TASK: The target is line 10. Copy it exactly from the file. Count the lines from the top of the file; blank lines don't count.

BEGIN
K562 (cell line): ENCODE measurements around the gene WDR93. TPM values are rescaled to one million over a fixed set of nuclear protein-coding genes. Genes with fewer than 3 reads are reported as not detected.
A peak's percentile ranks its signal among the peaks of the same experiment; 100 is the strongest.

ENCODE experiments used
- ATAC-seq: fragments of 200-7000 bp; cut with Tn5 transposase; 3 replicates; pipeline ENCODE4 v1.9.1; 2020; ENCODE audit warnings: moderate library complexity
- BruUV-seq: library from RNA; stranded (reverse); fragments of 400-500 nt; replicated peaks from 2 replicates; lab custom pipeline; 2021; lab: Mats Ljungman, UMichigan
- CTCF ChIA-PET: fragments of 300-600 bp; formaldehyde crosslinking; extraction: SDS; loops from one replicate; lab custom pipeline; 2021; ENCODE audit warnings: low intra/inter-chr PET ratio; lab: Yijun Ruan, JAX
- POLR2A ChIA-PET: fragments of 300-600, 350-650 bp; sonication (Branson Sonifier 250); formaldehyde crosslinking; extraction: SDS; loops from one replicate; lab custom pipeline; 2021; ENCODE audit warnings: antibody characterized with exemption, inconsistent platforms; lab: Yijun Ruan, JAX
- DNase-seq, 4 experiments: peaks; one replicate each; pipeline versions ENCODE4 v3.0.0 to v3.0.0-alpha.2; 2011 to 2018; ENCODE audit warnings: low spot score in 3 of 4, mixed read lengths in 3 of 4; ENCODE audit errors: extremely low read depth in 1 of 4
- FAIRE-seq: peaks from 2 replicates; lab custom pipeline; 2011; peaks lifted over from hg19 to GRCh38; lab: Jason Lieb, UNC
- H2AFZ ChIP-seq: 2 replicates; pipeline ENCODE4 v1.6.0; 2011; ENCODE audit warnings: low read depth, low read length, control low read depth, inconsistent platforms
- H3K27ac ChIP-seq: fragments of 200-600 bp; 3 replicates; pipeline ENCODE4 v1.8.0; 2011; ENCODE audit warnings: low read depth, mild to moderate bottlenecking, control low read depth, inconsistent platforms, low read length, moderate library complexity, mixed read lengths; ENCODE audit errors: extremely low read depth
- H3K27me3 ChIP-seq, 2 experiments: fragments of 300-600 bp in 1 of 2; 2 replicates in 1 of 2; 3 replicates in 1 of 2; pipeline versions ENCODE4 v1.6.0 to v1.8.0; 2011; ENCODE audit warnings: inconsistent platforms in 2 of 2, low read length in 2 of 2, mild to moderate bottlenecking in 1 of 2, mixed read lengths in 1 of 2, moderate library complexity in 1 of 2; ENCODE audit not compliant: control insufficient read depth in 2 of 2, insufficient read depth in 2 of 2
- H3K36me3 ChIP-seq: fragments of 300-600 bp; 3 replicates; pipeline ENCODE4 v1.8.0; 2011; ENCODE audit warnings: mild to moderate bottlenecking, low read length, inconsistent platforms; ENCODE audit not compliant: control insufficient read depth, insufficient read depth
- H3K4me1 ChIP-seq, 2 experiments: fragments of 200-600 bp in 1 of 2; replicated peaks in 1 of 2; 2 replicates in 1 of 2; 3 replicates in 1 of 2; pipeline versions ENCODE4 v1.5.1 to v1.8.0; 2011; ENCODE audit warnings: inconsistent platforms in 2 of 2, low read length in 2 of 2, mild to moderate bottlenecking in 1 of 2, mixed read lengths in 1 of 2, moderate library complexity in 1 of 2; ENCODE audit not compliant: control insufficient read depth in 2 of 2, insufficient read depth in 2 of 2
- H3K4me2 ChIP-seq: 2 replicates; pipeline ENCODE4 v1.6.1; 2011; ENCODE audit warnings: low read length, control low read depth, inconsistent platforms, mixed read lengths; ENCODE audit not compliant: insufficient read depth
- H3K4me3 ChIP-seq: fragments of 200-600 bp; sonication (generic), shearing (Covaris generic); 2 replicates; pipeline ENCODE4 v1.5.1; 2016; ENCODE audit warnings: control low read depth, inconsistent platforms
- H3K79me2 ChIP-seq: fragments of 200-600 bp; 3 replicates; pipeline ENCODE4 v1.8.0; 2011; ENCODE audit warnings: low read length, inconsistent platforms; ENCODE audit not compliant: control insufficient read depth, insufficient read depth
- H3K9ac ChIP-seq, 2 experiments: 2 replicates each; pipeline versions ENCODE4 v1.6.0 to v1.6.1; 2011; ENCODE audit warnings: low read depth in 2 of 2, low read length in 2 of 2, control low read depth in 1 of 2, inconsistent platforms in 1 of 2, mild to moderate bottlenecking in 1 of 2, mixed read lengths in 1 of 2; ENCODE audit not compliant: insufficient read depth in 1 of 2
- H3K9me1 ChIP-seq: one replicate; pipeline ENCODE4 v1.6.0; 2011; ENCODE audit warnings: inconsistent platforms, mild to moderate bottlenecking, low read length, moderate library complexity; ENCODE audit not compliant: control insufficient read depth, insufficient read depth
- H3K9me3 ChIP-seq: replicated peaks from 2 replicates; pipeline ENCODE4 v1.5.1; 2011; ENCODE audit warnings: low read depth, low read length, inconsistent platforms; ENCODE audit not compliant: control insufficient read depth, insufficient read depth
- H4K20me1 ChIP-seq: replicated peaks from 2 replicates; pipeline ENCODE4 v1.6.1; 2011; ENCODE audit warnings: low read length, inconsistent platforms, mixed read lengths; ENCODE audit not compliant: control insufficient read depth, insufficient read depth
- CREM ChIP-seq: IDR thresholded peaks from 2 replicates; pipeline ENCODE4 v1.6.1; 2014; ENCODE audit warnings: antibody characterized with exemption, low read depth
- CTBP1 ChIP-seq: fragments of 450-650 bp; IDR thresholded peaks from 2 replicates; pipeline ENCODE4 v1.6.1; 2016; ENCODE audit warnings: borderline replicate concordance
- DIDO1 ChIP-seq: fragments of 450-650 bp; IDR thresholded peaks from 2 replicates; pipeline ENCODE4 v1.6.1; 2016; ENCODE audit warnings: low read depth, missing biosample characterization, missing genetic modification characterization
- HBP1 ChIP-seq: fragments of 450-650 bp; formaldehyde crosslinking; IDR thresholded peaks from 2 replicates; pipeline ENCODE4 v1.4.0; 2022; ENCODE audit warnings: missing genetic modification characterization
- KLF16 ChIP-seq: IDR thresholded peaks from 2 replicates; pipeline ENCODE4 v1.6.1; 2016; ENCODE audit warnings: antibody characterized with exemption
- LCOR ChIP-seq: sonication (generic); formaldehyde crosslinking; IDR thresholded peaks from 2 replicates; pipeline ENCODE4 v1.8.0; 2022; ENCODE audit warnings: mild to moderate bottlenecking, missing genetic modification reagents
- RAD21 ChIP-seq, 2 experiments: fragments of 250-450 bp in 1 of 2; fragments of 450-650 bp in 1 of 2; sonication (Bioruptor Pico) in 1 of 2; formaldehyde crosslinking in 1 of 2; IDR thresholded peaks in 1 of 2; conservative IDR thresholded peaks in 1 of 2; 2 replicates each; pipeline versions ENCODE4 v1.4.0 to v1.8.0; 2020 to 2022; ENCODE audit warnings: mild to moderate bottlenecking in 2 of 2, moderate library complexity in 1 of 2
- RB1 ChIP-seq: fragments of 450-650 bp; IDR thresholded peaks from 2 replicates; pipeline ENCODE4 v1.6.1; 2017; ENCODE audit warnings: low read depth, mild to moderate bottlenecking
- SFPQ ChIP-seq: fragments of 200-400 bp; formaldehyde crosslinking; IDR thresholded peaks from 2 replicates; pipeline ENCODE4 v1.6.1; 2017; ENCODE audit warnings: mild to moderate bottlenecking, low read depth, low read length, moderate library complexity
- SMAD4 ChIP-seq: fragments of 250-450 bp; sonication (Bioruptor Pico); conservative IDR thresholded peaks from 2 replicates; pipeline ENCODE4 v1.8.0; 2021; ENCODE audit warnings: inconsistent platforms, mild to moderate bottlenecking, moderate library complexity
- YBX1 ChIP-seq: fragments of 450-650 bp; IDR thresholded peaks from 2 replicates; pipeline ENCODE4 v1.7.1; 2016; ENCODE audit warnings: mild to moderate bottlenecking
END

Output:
- H2AFZ ChIP-seq: 2 replicates; pipeline ENCODE4 v1.6.0; 2011; ENCODE audit warnings: low read depth, low read length, control low read depth, inconsistent platforms